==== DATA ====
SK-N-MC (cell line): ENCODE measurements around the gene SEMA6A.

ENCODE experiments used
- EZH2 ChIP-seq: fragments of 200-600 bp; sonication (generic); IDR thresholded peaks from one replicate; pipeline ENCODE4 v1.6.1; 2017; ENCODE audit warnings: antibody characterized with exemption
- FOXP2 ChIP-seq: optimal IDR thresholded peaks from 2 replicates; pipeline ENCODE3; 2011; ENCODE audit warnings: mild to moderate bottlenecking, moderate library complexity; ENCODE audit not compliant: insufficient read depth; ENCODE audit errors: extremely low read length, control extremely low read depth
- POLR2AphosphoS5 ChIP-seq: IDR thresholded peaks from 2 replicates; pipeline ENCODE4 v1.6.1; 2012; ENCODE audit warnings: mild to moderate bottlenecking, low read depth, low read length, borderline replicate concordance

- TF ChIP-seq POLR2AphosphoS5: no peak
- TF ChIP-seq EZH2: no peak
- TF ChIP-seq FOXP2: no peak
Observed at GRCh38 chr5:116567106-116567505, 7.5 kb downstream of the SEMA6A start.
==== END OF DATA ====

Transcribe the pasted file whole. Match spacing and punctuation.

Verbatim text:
SK-N-MC (cell line): ENCODE measurements around the gene SEMA6A.

ENCODE experiments used
- EZH2 ChIP-seq: fragments of 200-600 bp; sonication (generic); IDR thresholded peaks from one replicate; pipeline ENCODE4 v1.6.1; 2017; ENCODE audit warnings: antibody characterized with exemption
- FOXP2 ChIP-seq: optimal IDR thresholded peaks from 2 replicates; pipeline ENCODE3; 2011; ENCODE audit warnings: mild to moderate bottlenecking, moderate library complexity; ENCODE audit not compliant: insufficient read depth; ENCODE audit errors: extremely low read length, control extremely low read depth
- POLR2AphosphoS5 ChIP-seq: IDR thresholded peaks from 2 replicates; pipeline ENCODE4 v1.6.1; 2012; ENCODE audit warnings: mild to moderate bottlenecking, low read depth, low read length, borderline replicate concordance

- TF ChIP-seq POLR2AphosphoS5: no peak
- TF ChIP-seq EZH2: no peak
- TF ChIP-seq FOXP2: no peak
Observed at GRCh38 chr5:116567106-116567505, 7.5 kb downstream of the SEMA6A start.